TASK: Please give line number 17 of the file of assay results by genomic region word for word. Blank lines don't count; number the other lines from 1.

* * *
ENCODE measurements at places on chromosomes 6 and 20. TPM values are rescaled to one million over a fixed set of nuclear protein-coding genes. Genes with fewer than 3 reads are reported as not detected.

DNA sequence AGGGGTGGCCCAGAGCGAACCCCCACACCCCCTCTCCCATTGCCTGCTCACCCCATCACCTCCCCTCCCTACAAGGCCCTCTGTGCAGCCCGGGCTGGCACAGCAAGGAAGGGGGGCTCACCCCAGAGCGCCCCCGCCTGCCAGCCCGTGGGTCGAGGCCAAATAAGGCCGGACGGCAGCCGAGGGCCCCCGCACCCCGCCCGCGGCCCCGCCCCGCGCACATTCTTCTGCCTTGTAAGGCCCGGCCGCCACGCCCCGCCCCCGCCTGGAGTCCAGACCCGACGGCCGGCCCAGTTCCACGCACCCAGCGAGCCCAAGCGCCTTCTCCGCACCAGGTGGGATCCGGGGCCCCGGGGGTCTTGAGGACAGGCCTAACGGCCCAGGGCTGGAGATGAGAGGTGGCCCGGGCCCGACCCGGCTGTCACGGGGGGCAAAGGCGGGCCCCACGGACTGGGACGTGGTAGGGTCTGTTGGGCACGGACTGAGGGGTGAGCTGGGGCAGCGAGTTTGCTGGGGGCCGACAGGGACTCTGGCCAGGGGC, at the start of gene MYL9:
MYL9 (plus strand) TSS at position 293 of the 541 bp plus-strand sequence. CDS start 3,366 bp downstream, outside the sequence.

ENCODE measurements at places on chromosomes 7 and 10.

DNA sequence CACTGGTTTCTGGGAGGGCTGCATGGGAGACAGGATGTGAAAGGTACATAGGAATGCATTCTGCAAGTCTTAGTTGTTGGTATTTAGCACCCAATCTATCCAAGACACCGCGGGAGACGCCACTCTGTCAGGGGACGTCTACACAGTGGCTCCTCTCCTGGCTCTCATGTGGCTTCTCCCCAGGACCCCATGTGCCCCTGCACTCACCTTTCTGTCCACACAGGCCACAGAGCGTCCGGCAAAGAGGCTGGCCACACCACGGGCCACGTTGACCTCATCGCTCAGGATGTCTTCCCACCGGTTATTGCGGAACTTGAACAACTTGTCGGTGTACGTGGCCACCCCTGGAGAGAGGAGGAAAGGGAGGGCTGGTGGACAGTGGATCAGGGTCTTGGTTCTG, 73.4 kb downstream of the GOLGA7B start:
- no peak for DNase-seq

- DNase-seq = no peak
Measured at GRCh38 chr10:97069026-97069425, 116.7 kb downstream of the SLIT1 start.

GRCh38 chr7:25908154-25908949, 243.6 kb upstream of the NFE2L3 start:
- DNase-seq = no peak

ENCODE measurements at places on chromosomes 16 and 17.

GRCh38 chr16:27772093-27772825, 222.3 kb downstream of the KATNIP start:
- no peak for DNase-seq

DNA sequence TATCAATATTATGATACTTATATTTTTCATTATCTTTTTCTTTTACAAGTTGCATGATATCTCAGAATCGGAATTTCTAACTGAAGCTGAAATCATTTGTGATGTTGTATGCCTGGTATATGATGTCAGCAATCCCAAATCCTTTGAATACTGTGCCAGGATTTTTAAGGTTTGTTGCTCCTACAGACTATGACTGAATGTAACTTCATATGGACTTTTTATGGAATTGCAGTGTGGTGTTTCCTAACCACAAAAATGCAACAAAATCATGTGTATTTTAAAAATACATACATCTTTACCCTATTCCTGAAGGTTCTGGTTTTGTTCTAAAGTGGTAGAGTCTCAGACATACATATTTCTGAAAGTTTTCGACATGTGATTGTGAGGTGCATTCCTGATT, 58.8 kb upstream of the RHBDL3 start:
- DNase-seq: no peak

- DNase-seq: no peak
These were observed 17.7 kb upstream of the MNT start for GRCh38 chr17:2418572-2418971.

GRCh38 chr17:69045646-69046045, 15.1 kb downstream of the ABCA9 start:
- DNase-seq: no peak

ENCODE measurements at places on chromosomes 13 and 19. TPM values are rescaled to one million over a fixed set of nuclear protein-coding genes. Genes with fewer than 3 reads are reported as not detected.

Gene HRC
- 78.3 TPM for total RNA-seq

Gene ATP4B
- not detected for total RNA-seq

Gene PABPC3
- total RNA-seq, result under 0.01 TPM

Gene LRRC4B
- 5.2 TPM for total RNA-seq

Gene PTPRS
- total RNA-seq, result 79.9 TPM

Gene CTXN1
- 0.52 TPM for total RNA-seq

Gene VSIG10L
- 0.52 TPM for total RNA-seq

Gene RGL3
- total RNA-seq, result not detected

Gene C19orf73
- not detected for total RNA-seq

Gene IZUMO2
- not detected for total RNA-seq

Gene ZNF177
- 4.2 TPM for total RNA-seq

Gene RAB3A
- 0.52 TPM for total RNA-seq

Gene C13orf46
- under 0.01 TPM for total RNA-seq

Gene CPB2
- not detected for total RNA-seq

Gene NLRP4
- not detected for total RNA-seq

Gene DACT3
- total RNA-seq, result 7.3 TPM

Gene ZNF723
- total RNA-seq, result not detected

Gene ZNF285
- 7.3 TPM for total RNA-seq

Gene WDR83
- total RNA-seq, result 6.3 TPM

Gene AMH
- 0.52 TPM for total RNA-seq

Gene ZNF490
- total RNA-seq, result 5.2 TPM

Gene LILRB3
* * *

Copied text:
These were observed 17.7 kb upstream of the MNT start for GRCh38 chr17:2418572-2418971.